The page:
Willem H. van Boom*
(2010) Oxford U Comparative L Forum 1 at ouclf.law.ox.ac.uk | How to cite this article
One of the ways in which legal services are financed, and indeed shaped, is through private insurance arrangements. Two contrasting types of legal expenses insurance contracts (LEI) seem to dominate in Europe: before the event (BTE) and after the event (ATE) legal expenses insurance. Notwithstanding institutional differences between different legal systems, BTE and ATE insurance arrangements may be instrumental if government policy is geared towards strengthening a market-oriented system of financing access to justice for individuals and business. At the same time, emphasizing the role of a private industry as a keeper of the gates to justice raises issues of accountability and transparency, not readily reconcilable with demands for competitive markets. Moreover, multiple actors (clients, lawyers, courts, insurers) are involved, causing behavioural dynamics which are not easily predicted or influenced.
Against this background, this article looks into BTE and ATE arrangements by analysing the particularities of BTE and ATE arrangements currently available in some European jurisdictions against the backdrop of their respective markets and legal contexts. This allows for some reflection on the performance of BTE and ATE providers as both financiers and keepers of the gates to justice. Two issues emerge from the analysis that are worthy of some further reflection. Firstly, the long-term sustainability of some ATE products appears problematic. Secondly, policymakers that would like to nudge consumers into voluntarily taking out BTE LEI are facing certain challenges.
JEL classification: G22, K12, K41
Keywords: legal expenses insurance, conditional fee arrangement, after the event insurance
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(2009) Oxford U Comparative L Forum 1 at ouclf.law.ox.ac.uk | How to cite this article
Various governments around the world have sought to pass legislation regulating electoral campaigns, in particular their financial aspects. Electoral reform is high on the Australian Government’s agenda. In a Green Paper published in December 2008, the Australian Government canvasses some possible reforms to Australia’s electoral system, most especially in the funding area.1 These proposals to some extent mirror developments elsewhere. In this paper, I consider the specific suggestion that caps or bans should be placed on private funding of political parties. This policy suggestion is considered primarily from a constitutional point of view in terms of its validity. In so considering, comparisons will be made with other jurisdictions in which such reforms have been made, and political science issues pertinent to the discussion will also be considered. Much can be learned from experiences in this regard overseas.
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(2008) Oxford U Comparative L Forum 1 at ouclf.law.ox.ac.uk | How to cite this article
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(2007) Oxford U Comparative L Forum 1 at ouclf.law.ox.ac.uk | How to cite this article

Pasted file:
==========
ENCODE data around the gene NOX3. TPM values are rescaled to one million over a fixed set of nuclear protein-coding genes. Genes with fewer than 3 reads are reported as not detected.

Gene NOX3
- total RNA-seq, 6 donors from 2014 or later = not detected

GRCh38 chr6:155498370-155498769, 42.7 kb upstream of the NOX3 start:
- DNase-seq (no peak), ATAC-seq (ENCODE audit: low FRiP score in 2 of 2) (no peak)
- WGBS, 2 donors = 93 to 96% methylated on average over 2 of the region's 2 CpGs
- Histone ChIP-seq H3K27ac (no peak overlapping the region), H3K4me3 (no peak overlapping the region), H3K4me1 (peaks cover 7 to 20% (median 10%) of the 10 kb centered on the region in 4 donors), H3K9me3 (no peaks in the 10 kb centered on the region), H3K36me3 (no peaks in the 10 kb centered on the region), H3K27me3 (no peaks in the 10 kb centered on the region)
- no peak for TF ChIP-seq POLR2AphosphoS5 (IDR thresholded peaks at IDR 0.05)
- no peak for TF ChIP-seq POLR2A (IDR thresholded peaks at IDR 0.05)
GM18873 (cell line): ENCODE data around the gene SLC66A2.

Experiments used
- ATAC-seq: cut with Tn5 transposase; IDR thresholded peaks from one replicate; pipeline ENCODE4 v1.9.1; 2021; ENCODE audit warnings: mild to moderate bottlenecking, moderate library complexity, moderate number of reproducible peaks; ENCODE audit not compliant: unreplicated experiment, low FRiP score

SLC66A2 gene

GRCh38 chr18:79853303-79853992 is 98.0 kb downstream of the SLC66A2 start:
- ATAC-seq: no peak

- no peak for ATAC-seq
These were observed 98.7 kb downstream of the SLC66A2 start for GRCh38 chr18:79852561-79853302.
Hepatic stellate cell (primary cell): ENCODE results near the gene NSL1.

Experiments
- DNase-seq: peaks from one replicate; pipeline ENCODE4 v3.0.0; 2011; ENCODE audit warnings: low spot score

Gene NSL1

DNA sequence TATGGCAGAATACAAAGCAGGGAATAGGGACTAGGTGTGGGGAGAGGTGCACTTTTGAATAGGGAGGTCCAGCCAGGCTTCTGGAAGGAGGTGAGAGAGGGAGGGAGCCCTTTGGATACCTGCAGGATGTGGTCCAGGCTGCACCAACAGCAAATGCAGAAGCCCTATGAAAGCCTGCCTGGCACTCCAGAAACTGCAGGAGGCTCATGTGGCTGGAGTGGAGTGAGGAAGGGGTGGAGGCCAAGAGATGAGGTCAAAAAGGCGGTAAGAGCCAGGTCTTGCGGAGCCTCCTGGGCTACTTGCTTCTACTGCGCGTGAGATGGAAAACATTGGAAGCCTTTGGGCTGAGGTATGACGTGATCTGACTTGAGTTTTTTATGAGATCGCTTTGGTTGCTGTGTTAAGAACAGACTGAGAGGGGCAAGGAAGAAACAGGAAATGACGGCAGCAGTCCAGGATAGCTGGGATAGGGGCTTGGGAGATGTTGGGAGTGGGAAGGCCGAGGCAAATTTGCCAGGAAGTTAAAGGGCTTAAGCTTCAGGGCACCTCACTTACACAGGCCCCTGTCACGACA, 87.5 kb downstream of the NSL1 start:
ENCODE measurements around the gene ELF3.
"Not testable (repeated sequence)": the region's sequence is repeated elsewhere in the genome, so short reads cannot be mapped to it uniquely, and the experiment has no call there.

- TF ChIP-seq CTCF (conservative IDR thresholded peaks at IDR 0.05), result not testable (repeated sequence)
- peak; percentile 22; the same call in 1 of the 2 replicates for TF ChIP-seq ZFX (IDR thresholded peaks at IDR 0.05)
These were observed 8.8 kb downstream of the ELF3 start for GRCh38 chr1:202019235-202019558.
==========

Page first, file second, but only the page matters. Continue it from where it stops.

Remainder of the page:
This article discusses, by reference to Scotland, the problems of codifying a mixed system of private law, presenting an outline of some parts in a draft civil code. A civil code must resolve divergence between Civil Law and Common Law concepts. Such divergence is demonstrated here by reference to the conceptual conflict between the Scots (Civil) law of error and the English (Common) Law of misrepresentation. The article outlines how codified provisions in this area might be drafted. It discusses the German, French, Swiss and Austrian rules (the last being remarkably similar to Scots law), and offers possible Common Law and Civil Law-style codifications of the Scots law of error. As Scots statutes follow the Common Law drafting style, it is argued that they are unsuitable for comprehensive codification. A code in a Civilian style, on the other hand, requires the adoption of Civilian statutory interpretation, but as this is inconsistent with Scots legal culture, the final question raised is whether codification of Scots private law is desirable at all.
(2006) Oxford U Comparative L Forum 1 at ouclf.law.ox.ac.uk | How to cite this article
by Charlotte J. Romano*
(2005) Oxford U Comparative L Forum 1 at ouclf.law.ox.ac.uk | How to cite this article
by John Yukio Gotandaii
(2004) Oxford U Comparative L Forum 1 at ouclf.law.ox.ac.uk | How to cite this article
by Beatriz Añoveros Terradas*
(2003) Oxford U Comparative L Forum 1 at ouclf.law.ox.ac.uk | How to cite this article
by Armin Hadjiani1
(2002) Oxford U Comparative L Forum 1 at ouclf.law.ox.ac.uk | How to cite this article
“The Law is not only the basis for all civilised intercourse; it forms part of our life as an important cultural phenomenon. The solutions developed in a particular system may serve as useful models for other systems. The problems are, after all, often identical. Though the ways in which they are solved may be different, the outcome is mostly the same or similar. Arguments derived from comparative law are thus nowadays increasingly accepted in construing and applying one’s own law.”2
by David Bradley1
(2001) Oxford U Comparative L Forum 2 at ouclf.law.ox.ac.uk | How to cite this article
(Originally published in (1999) 6 Maastricht Journal of European and Comparative Law 127-150)